Last year the 10 on the watch list finished with four pitchers who were hurt or regressed, two we about the same and four -- Mat Latos, Felix Hernandez, Josh Johnson and Max Scherzer had breakout years. Verducci notes it was "as strong a showing against the Verducci Effect since I started tracking it."
The 10 on his list for 2011, followed by their age and innings increase in 2010:
Madison Bumgarner, 21, 73
Alex Sanabia, 22, 66 1/3
Mat Latos, 23, 61 2/3
David Price, 25, 58 2/3
Brandon Beachy, 24, 57
Phil Hughes, 24, 46
Brett Cecil, 24, 41 1/3
Gio Gonzalez, 25, 41
Dillon Gee, 24, 40
Travis Wood, 23, 38 1/3
Ivan Nova, 23, 38 1/3
That's not to say all of these pitchers will struggle or get hurt next season -- pitchers are being watch more closely than ever -- but it is something to watch.
-- C. Trent Rosecrans
Tags: Alex Sanabia, Athletics, Blue Jays, Brandon Beachy, Braves, Brett Cecil, David Price, Dillon Gee, Felix Hernandez, Giants, Gio Gonzalez, Ivan Nova, Josh Johnson, Madison Bumgarner, Mariners, Marlins, Mat Latos, Max Scherzer, Mets, Padres, Phil Hughes, Rays, Reds, Tigers, Tom Verducci, Travis Wood, Yankees
Posted on: December 21, 2010 11:26 pm
The Yankees "paid a price" for waiting on Cliff Lee, general manager Brian Cashman told Marc Carig of the Star-Ledger , as the team is still looking for a starter (or two) to round out its rotation.
"There's not much available, to be quite honest," Cashman said.
The Yankees have requested the medical records of Freddy Garcia. The team apparently isn't interested in Brandon Webb, but Cashman wouldn't comment either way.
"Bottom line is there is a price to pay for waiting for Cliff Lee," Cashman said. "Now, part of that price is definitely going to be loss of previous opportunities that [existed]. At the same time, now it's going to have to be some patience. Now it's going to be a steeper mountain to climb, which is fine, because we can climb it. Steeper meaning it's going to take a longer way to get there. IT's a harder road to travel. That's OK. You can still get there."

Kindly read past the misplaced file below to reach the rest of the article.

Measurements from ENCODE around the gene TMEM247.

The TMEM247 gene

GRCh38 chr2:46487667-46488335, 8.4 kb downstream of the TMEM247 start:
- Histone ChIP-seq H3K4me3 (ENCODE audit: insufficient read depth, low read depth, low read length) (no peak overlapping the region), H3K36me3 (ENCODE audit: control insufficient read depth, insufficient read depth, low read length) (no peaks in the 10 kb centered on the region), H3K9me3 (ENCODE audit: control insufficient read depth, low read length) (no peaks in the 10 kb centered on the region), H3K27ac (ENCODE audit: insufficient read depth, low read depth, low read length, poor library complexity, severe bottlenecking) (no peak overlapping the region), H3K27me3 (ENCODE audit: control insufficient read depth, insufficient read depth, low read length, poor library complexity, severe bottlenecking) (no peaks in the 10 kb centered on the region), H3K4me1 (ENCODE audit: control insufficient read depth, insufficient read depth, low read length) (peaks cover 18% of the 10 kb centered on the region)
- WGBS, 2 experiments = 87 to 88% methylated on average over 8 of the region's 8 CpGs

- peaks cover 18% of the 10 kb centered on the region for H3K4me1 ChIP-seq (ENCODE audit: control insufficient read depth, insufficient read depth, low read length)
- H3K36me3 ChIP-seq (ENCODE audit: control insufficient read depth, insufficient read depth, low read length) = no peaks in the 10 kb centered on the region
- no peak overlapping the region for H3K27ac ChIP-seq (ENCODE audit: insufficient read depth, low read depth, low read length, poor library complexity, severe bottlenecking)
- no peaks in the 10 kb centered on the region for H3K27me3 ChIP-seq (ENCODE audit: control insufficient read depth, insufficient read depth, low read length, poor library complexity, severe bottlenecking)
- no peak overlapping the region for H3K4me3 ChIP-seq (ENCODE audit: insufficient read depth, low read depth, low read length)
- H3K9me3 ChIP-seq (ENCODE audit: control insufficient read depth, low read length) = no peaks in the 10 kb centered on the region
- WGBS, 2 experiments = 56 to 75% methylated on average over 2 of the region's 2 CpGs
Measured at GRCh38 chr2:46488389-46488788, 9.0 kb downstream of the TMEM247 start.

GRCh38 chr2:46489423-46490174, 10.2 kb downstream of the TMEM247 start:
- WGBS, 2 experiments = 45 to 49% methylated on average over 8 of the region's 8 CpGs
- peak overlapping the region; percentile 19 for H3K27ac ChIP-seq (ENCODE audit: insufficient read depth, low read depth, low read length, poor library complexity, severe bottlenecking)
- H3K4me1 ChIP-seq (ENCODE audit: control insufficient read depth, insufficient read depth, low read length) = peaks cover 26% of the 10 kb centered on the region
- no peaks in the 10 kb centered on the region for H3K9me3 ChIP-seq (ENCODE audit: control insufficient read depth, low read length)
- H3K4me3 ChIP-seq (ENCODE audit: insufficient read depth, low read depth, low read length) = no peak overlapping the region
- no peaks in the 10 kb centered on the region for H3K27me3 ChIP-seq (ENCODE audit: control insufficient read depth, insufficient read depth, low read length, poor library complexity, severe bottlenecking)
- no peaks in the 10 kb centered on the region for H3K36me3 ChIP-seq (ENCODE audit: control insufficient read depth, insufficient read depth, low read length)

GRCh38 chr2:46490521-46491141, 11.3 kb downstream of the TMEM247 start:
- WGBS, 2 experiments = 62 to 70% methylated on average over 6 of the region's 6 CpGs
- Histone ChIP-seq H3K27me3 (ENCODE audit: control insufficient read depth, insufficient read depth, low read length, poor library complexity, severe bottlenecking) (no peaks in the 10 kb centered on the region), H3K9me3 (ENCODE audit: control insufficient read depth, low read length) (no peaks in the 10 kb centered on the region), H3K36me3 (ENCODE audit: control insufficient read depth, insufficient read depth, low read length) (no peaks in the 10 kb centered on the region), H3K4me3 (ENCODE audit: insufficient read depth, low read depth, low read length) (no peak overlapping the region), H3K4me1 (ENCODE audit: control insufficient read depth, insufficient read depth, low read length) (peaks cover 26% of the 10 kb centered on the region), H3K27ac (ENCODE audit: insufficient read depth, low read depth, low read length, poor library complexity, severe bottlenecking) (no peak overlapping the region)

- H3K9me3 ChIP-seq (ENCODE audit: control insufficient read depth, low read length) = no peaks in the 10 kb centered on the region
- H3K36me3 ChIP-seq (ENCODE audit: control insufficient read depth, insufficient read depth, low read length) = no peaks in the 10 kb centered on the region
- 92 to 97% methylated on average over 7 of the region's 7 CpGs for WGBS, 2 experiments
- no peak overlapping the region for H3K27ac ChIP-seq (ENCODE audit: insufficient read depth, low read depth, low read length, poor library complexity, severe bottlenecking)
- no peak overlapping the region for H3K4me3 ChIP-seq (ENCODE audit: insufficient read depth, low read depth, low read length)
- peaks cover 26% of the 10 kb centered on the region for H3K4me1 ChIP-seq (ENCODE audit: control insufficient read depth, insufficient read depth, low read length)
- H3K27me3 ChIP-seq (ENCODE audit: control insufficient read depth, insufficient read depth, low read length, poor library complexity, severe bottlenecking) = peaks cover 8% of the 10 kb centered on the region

One person the team won't consider in the rotation is Joba Chamberlain, who battled for a rotation spot last spring and then spent all of 2010 in the bullpen.
"His stuff plays so much more significantly out of the pen," Cashman said. "We've given him the opportunity to show what he can do out of the rotation and the velocity dropped. It's just not the same stuff."
Cashman has repeatedly said he's moving on as if left-hander Andy Pettitte will indeed retire. That means their current rotation is CC Sabathia, A.J. Burnett, Phil Hughes and then whoever else is ready, likely Ivan Nova.
In addition to starting help, New York is also searching for right-handed bullpen help, a right-handed hitting outfielder and a utility player.
-- C. Trent Rosecrans
Posted on: December 20, 2010 3:26 pm
Edited on: April 18, 2011 11:48 am
Yankees general manager Brian Cashman isn't thrilled about the prospect of heading into the season with two unproven starters. But he's not thrilled with the alternatives, either.